Woman gives Victoria-area jail 4.5-star review in handwritten card to police after arrest

‘We don’t often get thank you cards from people who stay with us, but this was sure nice to see’: RCMP

Staff and volunteers at the Shaw Centre for the Salish Sea were disappointed by the theft of an educational porpoise skull likely taken on Jan. 8. (Courtesy of Tina Kelly)
Well-loved porpoise skull stolen from Sidney aquarium

Skull had been used for youth and visitor education and outreach for years

An Oak Bay Police officer handed out five tickets for “fail to obey stop sign” and two tickets for using a cell phone while driving, all within two hours at King George Terrace on Jan. 11. (Oak Bay Police Twitter)
Man confronts unmasked group at Oak Bay Marina

Oak Bay police issue plenty of tickets in short King George Terrace visit

A 45-metre tall call tower is proposed for Westhills Stadium. (Black Press Media file photo)
New cell tower proposed for Westhills Stadium in Langford

Tower will increase capacity in congested network: staff report

Sidney Pier was one of two sites in Sidney as the Netflix series Maid shot in Sidney in late 2020. The show starring Margaret Qualley was one of 38 productions shooting in Greater Victoria. (Bob Orchard/Submitted)
Head of Greater Victoria film commission warns of lost economic opportunity

Kathleen Gilbert said without full funding, region will not be able to attract productions

Provincial health officer Dr. Bonnie Henry prepares a daily update on the coronavirus pandemic, April 21, 2020. (B.C. Government)
B.C. adjusts COVID-19 vaccine rollout for delivery slowdown

Daily cases decline over weekend, 31 more deaths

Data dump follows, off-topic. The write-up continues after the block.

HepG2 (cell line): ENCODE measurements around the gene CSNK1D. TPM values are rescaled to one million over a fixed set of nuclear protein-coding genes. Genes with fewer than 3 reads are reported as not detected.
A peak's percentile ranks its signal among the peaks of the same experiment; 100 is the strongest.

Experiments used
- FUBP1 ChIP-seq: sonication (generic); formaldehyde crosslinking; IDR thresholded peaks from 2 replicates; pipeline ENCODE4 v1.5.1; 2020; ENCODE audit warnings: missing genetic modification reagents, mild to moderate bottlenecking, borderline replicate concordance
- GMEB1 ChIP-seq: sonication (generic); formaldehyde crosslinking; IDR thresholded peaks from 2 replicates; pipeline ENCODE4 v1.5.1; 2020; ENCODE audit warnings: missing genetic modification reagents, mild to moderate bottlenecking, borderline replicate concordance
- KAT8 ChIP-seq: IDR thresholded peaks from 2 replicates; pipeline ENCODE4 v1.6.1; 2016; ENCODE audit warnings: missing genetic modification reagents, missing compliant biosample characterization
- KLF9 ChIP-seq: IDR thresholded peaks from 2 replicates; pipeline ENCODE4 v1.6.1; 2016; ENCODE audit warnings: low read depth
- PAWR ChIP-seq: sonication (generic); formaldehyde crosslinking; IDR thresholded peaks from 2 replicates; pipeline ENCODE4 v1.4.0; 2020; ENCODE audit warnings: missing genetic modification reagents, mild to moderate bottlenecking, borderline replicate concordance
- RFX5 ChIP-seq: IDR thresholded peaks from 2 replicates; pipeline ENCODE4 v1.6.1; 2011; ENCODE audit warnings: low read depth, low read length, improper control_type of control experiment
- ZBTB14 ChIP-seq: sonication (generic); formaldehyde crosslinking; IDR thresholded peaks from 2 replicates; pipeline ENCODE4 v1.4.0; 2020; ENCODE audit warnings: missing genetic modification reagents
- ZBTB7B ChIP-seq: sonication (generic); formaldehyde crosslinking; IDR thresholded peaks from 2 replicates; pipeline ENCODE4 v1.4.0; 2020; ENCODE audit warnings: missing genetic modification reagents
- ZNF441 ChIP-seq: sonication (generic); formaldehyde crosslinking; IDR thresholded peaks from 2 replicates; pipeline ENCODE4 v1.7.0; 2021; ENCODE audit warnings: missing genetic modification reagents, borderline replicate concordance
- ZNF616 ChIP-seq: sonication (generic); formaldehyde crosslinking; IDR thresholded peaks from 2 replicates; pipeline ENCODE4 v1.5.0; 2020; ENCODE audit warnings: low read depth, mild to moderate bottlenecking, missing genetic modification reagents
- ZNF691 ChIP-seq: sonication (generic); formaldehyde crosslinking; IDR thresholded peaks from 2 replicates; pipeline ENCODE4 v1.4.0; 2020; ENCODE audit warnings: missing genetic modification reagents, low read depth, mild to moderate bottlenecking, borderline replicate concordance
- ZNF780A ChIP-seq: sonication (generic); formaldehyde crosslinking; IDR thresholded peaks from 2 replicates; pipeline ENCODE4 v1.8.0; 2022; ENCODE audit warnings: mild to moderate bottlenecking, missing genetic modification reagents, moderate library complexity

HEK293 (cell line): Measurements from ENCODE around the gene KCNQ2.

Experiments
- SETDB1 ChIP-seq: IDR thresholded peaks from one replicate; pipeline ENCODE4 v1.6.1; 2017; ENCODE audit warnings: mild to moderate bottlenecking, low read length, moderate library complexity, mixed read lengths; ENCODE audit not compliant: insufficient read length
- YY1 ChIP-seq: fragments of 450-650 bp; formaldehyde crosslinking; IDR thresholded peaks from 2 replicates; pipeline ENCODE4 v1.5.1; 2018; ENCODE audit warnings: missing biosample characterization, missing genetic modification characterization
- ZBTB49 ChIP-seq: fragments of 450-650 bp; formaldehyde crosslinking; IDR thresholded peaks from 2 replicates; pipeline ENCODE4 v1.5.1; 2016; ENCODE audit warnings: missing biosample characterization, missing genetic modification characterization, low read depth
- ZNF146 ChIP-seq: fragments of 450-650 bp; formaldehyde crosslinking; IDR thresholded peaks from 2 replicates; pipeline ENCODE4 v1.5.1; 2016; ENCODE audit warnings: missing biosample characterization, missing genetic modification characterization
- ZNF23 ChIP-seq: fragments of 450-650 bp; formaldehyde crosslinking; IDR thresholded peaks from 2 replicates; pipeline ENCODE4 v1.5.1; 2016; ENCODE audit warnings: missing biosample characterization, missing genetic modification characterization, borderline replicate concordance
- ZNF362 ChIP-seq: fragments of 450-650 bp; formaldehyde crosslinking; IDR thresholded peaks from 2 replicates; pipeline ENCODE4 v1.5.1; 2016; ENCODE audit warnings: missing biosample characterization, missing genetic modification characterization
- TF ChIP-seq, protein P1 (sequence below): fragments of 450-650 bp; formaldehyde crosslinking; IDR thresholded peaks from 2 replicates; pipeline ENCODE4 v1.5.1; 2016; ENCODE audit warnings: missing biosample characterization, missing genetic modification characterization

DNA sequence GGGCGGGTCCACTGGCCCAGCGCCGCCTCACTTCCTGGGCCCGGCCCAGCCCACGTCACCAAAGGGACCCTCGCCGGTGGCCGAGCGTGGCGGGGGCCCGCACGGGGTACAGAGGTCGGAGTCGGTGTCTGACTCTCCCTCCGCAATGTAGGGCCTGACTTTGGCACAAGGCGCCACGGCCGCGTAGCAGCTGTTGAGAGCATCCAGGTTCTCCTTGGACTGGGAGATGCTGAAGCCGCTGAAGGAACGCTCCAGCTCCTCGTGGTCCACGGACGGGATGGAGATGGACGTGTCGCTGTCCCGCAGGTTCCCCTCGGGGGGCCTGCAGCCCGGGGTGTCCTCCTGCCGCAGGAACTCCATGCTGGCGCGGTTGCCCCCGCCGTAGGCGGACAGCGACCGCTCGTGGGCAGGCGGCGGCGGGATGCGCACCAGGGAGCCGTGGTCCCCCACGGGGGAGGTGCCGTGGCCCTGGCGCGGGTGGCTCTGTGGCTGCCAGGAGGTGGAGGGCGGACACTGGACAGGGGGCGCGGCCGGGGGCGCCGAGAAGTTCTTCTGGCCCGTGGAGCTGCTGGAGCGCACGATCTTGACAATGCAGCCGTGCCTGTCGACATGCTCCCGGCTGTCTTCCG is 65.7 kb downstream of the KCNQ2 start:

An elk got his antlers caught up in a zip line in Youbou over the weekend. (Conservation Officer Service Photo)
Elk rescued from zip line in Youbou on Vancouver Island

Officials urge people to manage items on their property that can hurt animals

A Trail man has a lucky tin for a keepsake after it saved him from a stabbing last week. File photo
Small tin in Kootenay man’s jacket pocket saved him from stabbing: RCMP

The man was uninjured thanks to a tin in his jacket

Tla-o-qui-aht First Nation Chantel Moore, 26, was fatally shot by a police officer during a wellness check in the early morning of June 4, 2020, in Edmundston, N.B. (Facebook)
Frustrated family denied access to B.C. Indigenous woman’s police shooting report

Independent investigation into B.C. woman’s fatal shooting in New Brunswick filed to Crown

Delta Police Constable Jason Martens and Dezi, a nine-year-old German Shepherd that recently retired after 10 years with Delta Police. (Photo submitted)
Dezi, a Delta police dog, retires on a high note after decade of service

Nine-year-old German Shepherd now fights over toys instead of chasing down bad guys

Nurses collect samples from a patient in a COVID suspect room in the COVID-19 intensive care unit at St. Paul’s hospital in downtown Vancouver, Tuesday, April 21, 2020. (THE CANADIAN PRESS/Jonathan Hayward)
5 British Columbians under 20 years old battled COVID-19 in ICU in recent weeks

Overall hospitalizations have fallen but young people battling the virus in hospital has increased

Canada released proposed regulations Jan. 2 for the fisheries minister to maintain Canada’s major fish stocks at sustainable levels and recover those at risk. (File photo)
New laws would cement DFO accountability to depleted fish stocks

Three B.C. salmon stocks first in line for priority attention under proposed regulations

Trees destroyed a Shoreacres home during a wind storm Jan. 13, 2021. Photo: Submitted
Kootenay woman flees just before tree crushes house

Pamala DeRosa is thankful to be alive

Gin, one of the Kantymirs’ two sheep. (Martha Wickett-Salmon Arm Observer)
Sheep start up ATV, sit in cars and go for walks in Salmon Arm

Until they bought two sheep, Ken and Karleen Kantymir didin’t realize just how social the animals are

Most Read